(Host) The Vermont House has given its preliminary approval to legislation that supporters say will toughen penalties and expand the prosecution of sex offenders.
By a vote of 77-59, the House rejected an effort to include a civil commitment provision in the legislation.
VPR’s Bob Kinzel reports:
(Kinzel) There was very little debate over the merits of the basic legislation being proposed by the House Judiciary committee.
The bill increases minimum sentences for people convicted of sexual assault and includes a life sentence for these crimes. This allows the state to keep dangerous criminals in jail indefinitely if they don’t participate in treatment programs, violate conditions of their release or if they’re judged to be a high risk to public safety.
The legislation also expands special investigative units throughout the state, increases prevention efforts and makes treatment programs available to virtually all sex offenders.
House Judiciary chairman Bill Lippert said the bill is a comprehensive approach to a difficult issue.
(Lippert) “We truly believe when you hear these proposals and you adopt these proposals Vermont will be set on a new path to ending sexual violence in the state of Vermont. These proposals are comprehensive they prepare us for a new day in ending sexual violence.”
(Kinzel) The real debate came over an amendment that would allow the state to keep people, who are currently in jail, in custody after their sentence is over, if the person is deemed to pose a significant risk to public safety. It’s a process known as civil commitment.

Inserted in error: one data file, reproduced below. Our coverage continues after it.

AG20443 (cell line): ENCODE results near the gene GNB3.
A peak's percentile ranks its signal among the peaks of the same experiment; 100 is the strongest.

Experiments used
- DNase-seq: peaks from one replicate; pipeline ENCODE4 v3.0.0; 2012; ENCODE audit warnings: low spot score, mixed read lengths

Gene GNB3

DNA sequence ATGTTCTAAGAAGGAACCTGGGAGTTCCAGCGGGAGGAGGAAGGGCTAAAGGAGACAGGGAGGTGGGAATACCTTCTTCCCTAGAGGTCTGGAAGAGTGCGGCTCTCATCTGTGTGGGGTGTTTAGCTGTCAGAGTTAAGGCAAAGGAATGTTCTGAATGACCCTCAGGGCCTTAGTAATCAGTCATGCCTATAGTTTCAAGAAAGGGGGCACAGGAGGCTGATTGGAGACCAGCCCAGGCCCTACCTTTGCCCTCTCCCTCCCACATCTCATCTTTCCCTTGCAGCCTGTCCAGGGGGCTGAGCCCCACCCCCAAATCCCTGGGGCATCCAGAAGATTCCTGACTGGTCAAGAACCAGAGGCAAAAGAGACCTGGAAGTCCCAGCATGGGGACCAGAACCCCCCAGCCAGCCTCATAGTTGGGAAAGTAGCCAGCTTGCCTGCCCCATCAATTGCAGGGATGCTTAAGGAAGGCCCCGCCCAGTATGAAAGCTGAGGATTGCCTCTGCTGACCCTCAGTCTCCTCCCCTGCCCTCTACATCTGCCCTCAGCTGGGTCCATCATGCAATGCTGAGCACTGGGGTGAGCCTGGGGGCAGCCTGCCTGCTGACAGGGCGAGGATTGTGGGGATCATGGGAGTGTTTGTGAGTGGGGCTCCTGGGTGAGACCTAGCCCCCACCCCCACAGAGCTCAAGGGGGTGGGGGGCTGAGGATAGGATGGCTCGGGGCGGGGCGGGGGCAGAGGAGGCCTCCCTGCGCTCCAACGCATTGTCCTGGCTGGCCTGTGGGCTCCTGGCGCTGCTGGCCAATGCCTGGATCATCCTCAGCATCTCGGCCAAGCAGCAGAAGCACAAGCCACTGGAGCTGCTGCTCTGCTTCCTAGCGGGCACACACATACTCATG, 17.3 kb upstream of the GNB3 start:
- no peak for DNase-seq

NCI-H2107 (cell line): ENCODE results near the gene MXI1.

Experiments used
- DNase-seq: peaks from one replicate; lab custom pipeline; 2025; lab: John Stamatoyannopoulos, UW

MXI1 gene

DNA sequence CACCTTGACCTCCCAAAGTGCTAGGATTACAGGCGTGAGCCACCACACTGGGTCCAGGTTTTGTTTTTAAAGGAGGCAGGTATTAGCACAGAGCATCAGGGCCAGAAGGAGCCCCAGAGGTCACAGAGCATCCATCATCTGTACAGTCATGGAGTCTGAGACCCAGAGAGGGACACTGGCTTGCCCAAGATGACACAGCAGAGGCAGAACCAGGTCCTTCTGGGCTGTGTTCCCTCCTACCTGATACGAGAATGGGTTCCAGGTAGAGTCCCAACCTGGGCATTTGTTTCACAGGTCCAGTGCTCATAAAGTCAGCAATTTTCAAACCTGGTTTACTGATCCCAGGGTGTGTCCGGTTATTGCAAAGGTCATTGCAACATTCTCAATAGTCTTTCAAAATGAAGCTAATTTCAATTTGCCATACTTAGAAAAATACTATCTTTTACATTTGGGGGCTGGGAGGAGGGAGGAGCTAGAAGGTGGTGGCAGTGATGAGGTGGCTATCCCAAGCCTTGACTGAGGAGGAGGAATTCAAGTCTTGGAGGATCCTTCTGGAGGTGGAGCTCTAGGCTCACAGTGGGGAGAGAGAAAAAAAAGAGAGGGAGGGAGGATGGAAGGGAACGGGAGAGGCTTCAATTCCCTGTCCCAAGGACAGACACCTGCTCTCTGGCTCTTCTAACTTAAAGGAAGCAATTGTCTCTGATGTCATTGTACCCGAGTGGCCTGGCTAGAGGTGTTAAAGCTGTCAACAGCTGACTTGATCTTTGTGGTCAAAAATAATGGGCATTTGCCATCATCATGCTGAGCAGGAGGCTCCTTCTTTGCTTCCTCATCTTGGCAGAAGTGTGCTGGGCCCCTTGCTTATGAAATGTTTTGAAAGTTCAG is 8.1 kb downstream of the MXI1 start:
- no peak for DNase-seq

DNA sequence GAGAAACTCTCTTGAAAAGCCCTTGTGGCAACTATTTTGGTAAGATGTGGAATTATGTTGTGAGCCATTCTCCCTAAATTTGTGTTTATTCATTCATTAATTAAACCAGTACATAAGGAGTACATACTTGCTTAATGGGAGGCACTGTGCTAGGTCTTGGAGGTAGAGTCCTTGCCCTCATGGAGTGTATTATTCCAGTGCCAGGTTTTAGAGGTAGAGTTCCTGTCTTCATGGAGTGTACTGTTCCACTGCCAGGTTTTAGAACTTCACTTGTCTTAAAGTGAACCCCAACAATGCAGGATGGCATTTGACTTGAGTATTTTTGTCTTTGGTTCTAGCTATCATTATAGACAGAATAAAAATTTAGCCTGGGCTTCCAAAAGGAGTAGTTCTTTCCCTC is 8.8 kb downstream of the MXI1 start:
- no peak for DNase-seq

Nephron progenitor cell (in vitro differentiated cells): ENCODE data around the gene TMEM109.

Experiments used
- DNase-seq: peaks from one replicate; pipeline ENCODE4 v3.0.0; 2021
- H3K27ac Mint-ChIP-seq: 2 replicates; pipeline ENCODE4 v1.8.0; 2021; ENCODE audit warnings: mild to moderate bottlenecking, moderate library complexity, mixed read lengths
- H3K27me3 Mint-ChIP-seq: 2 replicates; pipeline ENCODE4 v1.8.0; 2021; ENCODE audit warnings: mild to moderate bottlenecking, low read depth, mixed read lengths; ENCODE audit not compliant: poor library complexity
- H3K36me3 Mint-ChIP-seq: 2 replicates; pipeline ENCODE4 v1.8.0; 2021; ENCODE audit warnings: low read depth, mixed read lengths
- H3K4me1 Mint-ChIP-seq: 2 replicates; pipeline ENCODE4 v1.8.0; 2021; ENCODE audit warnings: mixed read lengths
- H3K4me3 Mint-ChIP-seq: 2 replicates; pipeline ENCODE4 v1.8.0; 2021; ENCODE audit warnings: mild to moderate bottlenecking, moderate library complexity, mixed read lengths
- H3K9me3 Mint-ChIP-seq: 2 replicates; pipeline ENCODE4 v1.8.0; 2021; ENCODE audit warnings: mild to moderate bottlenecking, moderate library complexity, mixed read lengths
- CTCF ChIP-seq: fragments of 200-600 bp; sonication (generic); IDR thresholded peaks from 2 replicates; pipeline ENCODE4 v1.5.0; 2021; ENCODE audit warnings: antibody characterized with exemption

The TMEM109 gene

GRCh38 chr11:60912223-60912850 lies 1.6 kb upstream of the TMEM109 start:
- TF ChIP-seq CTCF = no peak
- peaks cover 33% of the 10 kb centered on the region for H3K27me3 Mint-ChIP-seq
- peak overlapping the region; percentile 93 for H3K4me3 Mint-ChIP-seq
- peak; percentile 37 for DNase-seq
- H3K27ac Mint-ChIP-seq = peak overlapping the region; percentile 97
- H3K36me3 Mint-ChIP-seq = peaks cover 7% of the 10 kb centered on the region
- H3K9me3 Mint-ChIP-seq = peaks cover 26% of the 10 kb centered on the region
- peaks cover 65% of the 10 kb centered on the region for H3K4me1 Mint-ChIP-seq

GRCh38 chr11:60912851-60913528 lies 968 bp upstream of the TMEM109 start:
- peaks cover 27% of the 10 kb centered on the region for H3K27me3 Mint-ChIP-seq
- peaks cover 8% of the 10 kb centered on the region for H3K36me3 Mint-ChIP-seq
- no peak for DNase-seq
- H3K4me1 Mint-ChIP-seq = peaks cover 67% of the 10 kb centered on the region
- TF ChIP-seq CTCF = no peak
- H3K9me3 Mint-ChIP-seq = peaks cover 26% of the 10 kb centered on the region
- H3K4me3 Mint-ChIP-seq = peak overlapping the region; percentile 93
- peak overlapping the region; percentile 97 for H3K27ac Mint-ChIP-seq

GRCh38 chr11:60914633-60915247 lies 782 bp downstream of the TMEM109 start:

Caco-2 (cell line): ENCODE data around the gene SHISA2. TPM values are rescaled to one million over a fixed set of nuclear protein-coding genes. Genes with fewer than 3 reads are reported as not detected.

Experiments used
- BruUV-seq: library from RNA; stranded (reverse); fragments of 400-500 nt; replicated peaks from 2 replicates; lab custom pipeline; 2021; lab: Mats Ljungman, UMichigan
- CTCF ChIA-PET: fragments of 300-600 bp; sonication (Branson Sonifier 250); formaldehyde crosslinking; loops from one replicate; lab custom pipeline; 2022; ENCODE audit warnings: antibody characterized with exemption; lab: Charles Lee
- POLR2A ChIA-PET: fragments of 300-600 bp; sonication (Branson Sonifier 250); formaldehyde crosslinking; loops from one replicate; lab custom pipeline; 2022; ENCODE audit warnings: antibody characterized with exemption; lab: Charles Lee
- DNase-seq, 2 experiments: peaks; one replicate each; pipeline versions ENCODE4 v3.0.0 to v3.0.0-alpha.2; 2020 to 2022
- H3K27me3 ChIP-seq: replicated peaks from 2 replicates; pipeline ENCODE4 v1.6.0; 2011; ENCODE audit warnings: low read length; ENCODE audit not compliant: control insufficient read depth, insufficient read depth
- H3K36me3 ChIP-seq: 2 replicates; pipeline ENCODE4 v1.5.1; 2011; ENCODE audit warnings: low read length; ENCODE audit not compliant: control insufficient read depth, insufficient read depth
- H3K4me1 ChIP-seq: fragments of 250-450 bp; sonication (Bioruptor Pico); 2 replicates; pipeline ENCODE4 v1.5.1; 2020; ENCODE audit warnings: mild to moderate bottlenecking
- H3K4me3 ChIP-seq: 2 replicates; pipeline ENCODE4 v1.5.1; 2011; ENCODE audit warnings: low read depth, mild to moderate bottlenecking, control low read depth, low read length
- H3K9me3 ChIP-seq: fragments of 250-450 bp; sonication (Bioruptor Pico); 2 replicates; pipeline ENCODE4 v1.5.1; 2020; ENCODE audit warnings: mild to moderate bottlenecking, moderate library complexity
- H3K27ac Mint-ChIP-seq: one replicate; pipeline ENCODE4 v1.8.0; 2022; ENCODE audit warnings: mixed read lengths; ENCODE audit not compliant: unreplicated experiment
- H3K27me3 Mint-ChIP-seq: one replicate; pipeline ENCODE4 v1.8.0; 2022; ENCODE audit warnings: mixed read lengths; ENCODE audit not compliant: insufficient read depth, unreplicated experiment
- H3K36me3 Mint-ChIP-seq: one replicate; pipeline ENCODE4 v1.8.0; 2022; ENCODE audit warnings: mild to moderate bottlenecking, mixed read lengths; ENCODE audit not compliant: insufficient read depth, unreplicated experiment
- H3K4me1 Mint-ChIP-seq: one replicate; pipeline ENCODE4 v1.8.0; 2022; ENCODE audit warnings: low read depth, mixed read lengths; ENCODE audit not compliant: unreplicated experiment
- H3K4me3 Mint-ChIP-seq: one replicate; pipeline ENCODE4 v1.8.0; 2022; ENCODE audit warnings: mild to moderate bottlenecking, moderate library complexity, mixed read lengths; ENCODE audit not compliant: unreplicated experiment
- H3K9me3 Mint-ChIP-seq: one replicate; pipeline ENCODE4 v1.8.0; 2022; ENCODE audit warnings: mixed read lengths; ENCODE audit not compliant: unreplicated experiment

Rutland Rep. Tom DePoy is the sponsor of the amendment. He says the original bill doesn’t go far enough to protect the public:
(DePoy) “It doesn’t address the violent sex offenders scheduled to be released into one of our communities in this state in a few short years of the future. And I’ve heard of no alternate proposal that would deal with these people. Do you want these guys going into your community with just a warning?”
(Kinzel) Opponents of the amendment argued the plan was an effort to keep people in jail for a crime that they might commit in the future. Northfield Rep. Ann Donahue:
(Donahue) “This is simply about what is right and wrong for us here in Vermont. Imprisoning someone on the basis of the fears of a crime they might commit in the future assaults the very essence of our commitment to a just society. This is wrong. I urge you to vote your conscience on our fundamental rights in free nation, established more than 200 years ago not to react to a public fear of the day.”
(Kinzel) The measure will now come up final approval in the House on Wednesday.
For Vermont Public Radio I’m Bob Kinzel in Montpelier.